Intel announced today it was leading a $ 100 million funding round for a collaboration with Mirantis Inc., a Mountain View, Calif.-based cloud computing company, to boost its work in enterprise OpenStack distribution and adoption.
“We hear a lot about OpenStack being ready for the enterprise, and in many cases OpenStack has provided incredible value to clouds running in enterprise data centers today,” wrote Jonathan Donaldson, a vice president at Intel in a blog post. “However, when talking to the IT managers who have led these deployment efforts, a few key topics arise: it’s too complex, its features don’t easily support traditional enterprise applications, and it took some time to optimize for deployment.”
Red Hat has polished the open source OpenStack cloud hosting software so that it can be more easily deployed within enterprises.
The latest edition of the Red Hat Enterprise Linux OpenStack Platform, released Wednesday, contains a number of new tools to minimize the amount of low-level configuration that must be done to get the complex stack running.
An open source project with numerous contributors, OpenStack is an integrated collection of management tools for running a cloud service, for internal or external use.
To begin with; what do we mean by Cloud Servers? Cloud Servers are simply like Private Server that provides you almost infinite flexibility. You’ve root use of your server and you’ll beresponsible formanaging it, with a dedicated CPU and dedicated memory. Cloud servers are almost never oversold. They are going tobe thewave of the future with web hosting.
VexxHost Cloud Servers are completelymodifybased on customets packagesand requirements. This includes increasing the CPU cores, disk space, RAM, premium bandwidth, and adding the cpanel. Also thereis definitely thepossible ways toincrease the IP address if the four included in the plan aren’t enoughfor you.
How to use Vexxhost Cloud Servers, the Control panel is where you go to control your cloud servers or cloud files service. Quickly upon signing in, you arepresented with an at a glanceview of your account activity since your last billing date. There’s also a Getting Started tab which givessome basicinformation on howto start using the service. On Vexxhost main cloud server page you are able to find links to yourcloud status, knowledge base, forums, tickets, and live chat.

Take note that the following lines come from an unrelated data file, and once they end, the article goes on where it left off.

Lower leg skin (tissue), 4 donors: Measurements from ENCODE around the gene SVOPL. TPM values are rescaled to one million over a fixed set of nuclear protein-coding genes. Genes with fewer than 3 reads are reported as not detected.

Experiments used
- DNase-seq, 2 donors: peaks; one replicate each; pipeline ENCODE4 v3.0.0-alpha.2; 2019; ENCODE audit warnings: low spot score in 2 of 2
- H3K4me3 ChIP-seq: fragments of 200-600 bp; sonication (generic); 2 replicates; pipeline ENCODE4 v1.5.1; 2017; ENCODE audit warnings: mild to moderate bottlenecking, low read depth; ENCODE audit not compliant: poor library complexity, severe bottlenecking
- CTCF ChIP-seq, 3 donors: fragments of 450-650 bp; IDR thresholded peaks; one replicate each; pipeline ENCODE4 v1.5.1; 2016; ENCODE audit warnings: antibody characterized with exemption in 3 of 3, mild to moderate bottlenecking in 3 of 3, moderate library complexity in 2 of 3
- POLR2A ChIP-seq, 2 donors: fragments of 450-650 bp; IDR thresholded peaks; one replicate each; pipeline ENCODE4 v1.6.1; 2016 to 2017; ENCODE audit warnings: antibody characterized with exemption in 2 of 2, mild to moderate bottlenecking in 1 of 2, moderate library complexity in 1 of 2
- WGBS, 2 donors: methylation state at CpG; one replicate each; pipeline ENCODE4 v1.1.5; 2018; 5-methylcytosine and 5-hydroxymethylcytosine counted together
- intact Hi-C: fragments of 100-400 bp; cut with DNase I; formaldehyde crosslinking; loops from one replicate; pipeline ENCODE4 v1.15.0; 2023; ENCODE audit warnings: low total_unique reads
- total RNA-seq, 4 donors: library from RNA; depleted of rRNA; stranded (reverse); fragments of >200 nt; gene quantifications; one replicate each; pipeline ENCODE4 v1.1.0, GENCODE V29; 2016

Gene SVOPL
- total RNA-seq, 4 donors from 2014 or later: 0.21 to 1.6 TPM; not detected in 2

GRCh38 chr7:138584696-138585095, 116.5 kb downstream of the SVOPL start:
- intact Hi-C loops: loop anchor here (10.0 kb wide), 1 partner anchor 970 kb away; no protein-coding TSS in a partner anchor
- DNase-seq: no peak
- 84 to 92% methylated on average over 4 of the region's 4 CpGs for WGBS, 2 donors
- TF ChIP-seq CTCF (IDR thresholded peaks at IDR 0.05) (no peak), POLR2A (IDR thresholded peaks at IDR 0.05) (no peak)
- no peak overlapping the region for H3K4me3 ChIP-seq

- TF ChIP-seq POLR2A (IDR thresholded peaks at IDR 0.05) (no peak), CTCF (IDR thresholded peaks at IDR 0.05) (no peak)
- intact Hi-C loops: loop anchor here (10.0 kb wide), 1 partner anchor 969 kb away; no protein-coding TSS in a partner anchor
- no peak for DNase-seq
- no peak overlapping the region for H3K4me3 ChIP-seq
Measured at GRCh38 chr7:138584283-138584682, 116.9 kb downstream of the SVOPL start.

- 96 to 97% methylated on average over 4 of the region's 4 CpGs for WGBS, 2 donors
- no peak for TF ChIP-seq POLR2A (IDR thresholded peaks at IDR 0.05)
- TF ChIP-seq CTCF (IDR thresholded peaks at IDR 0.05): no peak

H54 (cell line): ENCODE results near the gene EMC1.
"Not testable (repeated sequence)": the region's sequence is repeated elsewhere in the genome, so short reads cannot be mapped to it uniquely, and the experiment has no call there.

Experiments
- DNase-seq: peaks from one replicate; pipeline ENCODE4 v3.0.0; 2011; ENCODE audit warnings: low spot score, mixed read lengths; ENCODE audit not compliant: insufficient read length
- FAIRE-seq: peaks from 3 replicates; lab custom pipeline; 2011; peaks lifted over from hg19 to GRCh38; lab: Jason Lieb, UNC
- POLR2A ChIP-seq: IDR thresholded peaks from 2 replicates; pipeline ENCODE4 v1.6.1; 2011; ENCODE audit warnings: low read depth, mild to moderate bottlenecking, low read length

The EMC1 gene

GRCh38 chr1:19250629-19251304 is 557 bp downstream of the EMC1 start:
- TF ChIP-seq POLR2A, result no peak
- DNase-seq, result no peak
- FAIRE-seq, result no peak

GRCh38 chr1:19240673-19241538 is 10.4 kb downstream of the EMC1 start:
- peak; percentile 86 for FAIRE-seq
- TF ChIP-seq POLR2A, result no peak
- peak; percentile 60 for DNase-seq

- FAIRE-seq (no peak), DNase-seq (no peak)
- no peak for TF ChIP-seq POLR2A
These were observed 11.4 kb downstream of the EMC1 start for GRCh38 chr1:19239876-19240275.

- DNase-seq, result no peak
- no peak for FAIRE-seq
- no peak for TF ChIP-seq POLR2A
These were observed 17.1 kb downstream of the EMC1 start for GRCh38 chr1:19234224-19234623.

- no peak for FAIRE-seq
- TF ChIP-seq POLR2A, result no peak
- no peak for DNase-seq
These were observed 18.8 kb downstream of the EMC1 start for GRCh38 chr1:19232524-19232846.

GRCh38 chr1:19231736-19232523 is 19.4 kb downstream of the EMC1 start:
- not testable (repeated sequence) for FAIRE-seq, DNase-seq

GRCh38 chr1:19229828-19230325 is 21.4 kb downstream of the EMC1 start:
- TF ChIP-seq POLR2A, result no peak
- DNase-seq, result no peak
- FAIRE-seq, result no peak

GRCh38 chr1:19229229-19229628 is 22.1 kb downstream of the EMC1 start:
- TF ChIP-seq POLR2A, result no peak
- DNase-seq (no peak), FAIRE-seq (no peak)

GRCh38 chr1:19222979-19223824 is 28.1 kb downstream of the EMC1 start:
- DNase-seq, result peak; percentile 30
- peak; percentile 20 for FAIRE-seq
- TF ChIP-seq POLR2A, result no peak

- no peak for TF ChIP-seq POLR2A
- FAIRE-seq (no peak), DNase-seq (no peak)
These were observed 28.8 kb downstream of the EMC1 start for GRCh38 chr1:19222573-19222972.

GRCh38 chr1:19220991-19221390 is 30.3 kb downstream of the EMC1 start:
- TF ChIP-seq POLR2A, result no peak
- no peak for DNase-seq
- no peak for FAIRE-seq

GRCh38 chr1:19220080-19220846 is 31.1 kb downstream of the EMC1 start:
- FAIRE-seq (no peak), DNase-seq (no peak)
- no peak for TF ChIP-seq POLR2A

The key in Vexxhost cloud server is the billing cycle which is differs from standard hosting or servers in which you pay just one, flat monthly fee, regardless of your actual usage. Instead, Vexxhost Cloud Server allow you to pay for cloud server utilizationby the hour with zero long-term commitments. This frees you from the costs and complications of planning, purchasing and maintaining your personal hardware and transforms large fixed costs into smaller variable, controlled costs. The pricing is per instance-hour consumed for every instance, from the timethe server has beeneffectivelylaunched until it is deleted. Unlike other cloud computing providers, you are billed up until each second utilized, no round-ups. Which means thatyou’re only charged for 15 minutes.
Cloud servers supplied by Vexxhost are the perfect storage options forany organization. It is easy tosee whya lot ofcompanieshave selected Vexxhost. Vexxhost cloud servers have been featured by manyvarious businesses. Vexxhost Cloud Servers offered obsoletehigh performance cloud with One monthtotally freewith no hidden or extra fees in a very inexpensiveprice. The hardware is Self-Healing Dell servers and Cisco network infrastructure software with full server access plus administrator or root access managed service.
Vexxhost Cloud Servers is a cool product powered by Openstack offering a utility service within hourly billing. The customer support team are available either by e-mail, telephone and live-chat 24/7, you can read more by have a look at Vexxhost Cloud Servers page.